How does the wife specifically die in The Road?

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In the film version of Cormac McCarthy's novel, the "wife" played by Charlize Theron, looks intently at her husband (Viggo Mortensen) and speaks clearly: "They're going to rape me. They're going to rape him (meaning their young son). They're going to kill us. And then they're going to eat us."

Her death is not shown. She merely disappears one night. The sound of the riots outside their apartment, and the blurred outlines of explosions and fire, are a backdrop to her husband's realization she has gone. She is shown going out the door, and not looking back. It appears she is going to allow herself to become a victim of the brutality she feared; and perhaps by sacrificing herself she allows a window of opportunity for her son and husband to escape the city and travel to a safer place.

In the novel, there is a sequence where the husband has a dream of his wife and after awakening he thinks, "she died alone somewhere in the dark." The novel also makes it seem that the wife was on the road with them briefly; her last moments are related in one of the flashback sequences which occur throughout the novel. She tells her husband she wants to kill herself and refuses to stay until the boy wakes up in the morning. The husband assumes she uses obsidian to slit her own wrists, as he showed her to do, in case things became desperate. The next morning realizing his mother is not there, the boy merely says, "She's gone, isn't she?" suggesting he may have overheard his parents the night before.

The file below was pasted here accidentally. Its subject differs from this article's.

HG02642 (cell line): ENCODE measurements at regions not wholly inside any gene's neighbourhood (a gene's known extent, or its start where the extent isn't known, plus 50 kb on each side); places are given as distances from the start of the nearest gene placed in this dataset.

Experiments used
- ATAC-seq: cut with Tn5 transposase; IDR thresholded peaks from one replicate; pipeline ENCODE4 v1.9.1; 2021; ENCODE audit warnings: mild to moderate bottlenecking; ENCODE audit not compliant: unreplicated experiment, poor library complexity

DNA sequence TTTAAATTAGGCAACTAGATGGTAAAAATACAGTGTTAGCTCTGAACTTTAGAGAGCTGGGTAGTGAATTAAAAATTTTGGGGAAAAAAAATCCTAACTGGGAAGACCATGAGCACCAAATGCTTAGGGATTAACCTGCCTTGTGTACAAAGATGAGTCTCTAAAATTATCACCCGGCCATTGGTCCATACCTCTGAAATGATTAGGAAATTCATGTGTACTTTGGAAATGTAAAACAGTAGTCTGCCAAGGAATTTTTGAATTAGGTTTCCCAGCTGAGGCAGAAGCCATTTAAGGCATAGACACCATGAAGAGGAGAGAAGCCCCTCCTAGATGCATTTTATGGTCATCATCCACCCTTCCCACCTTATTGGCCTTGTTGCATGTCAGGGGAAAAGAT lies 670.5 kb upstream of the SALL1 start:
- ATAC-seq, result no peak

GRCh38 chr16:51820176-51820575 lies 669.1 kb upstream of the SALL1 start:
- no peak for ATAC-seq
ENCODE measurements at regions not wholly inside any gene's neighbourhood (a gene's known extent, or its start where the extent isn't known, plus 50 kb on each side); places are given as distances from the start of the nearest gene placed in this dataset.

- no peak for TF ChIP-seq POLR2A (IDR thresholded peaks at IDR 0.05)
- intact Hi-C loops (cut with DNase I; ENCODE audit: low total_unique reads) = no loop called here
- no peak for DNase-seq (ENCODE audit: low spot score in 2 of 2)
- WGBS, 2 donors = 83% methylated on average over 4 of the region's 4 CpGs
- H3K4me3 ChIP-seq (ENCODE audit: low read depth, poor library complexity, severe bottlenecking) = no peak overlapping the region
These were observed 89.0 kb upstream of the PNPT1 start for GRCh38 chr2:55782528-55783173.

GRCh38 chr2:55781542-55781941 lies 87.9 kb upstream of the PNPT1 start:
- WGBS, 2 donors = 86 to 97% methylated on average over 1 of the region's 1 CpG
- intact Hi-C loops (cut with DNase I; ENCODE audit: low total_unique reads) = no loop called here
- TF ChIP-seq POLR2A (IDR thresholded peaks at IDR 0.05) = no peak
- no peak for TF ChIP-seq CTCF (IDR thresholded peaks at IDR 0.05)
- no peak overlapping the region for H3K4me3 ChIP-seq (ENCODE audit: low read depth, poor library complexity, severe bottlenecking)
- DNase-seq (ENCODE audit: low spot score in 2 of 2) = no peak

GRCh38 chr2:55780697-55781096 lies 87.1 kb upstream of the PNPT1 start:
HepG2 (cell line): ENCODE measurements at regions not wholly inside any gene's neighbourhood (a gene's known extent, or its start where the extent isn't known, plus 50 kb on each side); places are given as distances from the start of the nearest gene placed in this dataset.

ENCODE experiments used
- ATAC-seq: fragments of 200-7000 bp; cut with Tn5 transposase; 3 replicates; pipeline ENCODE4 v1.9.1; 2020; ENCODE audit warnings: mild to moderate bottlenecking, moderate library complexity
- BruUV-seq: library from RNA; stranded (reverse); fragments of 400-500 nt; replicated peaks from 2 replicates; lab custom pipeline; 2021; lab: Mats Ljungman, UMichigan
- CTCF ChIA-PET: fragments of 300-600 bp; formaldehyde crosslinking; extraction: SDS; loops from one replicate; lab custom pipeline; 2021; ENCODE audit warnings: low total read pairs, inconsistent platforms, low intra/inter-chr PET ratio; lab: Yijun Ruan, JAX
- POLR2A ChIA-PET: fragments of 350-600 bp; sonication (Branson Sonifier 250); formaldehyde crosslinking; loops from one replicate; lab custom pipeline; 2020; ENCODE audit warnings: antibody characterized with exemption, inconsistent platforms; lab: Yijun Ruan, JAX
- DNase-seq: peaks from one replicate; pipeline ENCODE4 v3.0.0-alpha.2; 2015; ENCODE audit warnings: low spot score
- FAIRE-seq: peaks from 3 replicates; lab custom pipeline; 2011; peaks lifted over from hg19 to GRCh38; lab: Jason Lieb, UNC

The man also removes his wife's photograph from his wallet and leaves it behind on the roadside; this is symbolic of both honoring her "as she was" (not having to contemplate how she died) but also of wanting to let go of his memories of her, perhaps because they are too painful—or too easy a distraction from the constant vigilance needed to survive.

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After the unspecified natural disaster destroys society as they know it, the world of the characters in The Road spirals downward until cannibalism and crime is the order of the day.  Our main character, his wife and child have survived up until now, but the wife has grown despondent.  She knows eventually she will be captured, assaulted, and then eaten, and she cannot live with the fear.

Her husband has tried to prepare her for this by teaching her to slit her wrists with obsidian, even teaching her how to do it most effectively so that she can avoid her most feared fate if it comes to that.  Without knowing it, he has taught her how to commit suicide before they are ever captured.  He tries to talk her out of it, but she is adamant, and the man and their son walk away knowing she cannot be convinced not to kill herself.  While the book doesn't detail her death beyond that, it's clear that's what happens.

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